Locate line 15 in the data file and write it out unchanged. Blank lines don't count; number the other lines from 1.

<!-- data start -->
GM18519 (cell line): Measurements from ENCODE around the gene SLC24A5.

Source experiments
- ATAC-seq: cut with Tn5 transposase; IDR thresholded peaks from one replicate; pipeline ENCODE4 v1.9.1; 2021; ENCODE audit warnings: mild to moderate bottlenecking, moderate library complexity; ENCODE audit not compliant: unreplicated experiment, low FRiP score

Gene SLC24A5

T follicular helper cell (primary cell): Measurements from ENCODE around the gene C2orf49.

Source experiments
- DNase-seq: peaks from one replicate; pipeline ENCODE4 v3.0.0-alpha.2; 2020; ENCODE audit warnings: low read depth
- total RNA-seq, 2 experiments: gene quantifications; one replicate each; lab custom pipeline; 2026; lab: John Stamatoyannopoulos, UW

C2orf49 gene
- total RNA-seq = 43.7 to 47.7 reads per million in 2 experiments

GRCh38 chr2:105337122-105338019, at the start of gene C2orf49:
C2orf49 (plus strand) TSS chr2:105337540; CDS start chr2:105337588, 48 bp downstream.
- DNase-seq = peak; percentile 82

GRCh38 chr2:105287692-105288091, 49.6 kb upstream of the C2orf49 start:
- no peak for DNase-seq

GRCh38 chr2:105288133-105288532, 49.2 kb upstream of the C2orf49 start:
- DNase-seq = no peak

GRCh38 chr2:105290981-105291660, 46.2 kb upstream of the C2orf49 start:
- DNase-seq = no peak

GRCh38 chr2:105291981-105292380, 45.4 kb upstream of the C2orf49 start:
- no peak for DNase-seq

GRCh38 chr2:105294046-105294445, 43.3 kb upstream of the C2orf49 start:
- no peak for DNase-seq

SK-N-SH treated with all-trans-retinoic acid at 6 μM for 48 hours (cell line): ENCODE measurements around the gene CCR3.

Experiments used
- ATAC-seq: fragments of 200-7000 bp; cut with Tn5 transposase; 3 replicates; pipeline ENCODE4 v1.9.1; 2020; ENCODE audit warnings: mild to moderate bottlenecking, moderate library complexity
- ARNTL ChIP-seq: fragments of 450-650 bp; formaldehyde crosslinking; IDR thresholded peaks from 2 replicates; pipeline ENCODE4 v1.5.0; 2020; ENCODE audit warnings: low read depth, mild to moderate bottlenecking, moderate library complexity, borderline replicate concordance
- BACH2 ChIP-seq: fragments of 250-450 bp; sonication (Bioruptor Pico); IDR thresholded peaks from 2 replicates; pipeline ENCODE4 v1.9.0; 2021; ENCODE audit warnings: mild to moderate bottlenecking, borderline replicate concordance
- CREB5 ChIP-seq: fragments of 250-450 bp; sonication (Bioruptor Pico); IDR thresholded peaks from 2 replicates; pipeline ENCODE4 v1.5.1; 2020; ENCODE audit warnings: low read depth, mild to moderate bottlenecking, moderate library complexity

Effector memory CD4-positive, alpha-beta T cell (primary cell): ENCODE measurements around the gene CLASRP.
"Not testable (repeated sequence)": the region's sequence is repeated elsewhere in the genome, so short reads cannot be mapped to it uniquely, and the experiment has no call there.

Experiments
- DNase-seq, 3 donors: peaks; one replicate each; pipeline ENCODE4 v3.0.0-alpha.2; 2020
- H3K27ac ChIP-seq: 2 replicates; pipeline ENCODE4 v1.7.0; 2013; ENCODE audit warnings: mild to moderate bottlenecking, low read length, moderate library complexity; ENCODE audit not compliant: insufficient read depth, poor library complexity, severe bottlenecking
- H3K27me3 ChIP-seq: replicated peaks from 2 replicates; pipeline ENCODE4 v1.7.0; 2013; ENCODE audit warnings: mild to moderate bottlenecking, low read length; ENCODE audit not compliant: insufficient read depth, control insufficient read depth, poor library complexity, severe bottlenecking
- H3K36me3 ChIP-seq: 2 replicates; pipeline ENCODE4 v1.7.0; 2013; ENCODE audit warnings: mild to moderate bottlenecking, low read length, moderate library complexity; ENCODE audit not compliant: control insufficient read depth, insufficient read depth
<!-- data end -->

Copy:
- no peak for DNase-seq